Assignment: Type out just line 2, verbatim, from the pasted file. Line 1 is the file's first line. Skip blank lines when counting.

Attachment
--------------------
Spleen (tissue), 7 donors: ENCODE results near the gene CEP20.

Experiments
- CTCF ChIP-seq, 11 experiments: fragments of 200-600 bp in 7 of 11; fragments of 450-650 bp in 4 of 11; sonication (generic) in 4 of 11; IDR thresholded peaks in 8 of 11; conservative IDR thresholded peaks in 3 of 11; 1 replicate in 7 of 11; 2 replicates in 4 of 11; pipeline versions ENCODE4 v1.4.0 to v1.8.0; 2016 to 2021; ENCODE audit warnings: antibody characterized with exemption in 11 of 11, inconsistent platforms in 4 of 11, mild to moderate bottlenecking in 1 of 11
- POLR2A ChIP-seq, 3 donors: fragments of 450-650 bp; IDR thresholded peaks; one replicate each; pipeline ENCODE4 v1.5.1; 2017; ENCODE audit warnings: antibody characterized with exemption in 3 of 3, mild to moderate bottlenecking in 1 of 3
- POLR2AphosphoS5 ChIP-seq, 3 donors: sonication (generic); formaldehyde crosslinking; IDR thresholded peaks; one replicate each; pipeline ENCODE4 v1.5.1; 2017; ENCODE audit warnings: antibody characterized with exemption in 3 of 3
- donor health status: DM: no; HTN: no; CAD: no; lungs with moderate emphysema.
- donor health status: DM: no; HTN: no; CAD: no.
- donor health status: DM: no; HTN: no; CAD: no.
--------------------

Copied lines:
Experiments